Music-based program may boost seniors’ brain function, mood
By C. E. Huggins
(Reuters Health) – A music-based training program that challenges both the body and the mind may improve brain function and mood among seniors, suggests a new study from Switzerland.
“The take-home message is that 6-months of music-based multitask training (i.e., Jaques-Dalcroze eurhythmics) – a specific training regimen which was previously shown to be effective in improving gait and reducing falls – has beneficial effects on cognition and mood in older adults,” Dr. M�lany Hars, of Geneva University Hospitals, told Reuters Health in an email.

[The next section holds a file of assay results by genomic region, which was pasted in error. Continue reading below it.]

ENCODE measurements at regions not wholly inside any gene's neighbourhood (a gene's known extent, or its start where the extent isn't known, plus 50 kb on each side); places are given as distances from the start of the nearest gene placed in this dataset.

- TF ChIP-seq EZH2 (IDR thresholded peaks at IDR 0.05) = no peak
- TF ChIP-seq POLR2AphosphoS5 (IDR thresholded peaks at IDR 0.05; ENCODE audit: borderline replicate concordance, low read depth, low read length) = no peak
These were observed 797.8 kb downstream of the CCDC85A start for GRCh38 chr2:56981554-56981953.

Jacques-Dalcroze eurhythmics was developed in the early part of the 20th century by the Swiss composer Emile Jaques-Dalcroze as a way to better understand music through movement. It is practiced worldwide, particularly in the fields of music, theater, dance and therapy, according to Hars.
A typical Jacques-Dalcroze session involves participants adapting their movements to the rhythmic changes of improvised piano music. In Hars’ study, the participants were challenged to perform specific multitasking skills, such as walking to the rhythm of a piano while handling a percussion instrument and responding to changes in the piano’s rhythm.
The study participants were also asked to perform quick reaction exercises, such as starting or stopping to walk or changing their walking speed on command, as well as matching their steps to the long or short music notes that were played.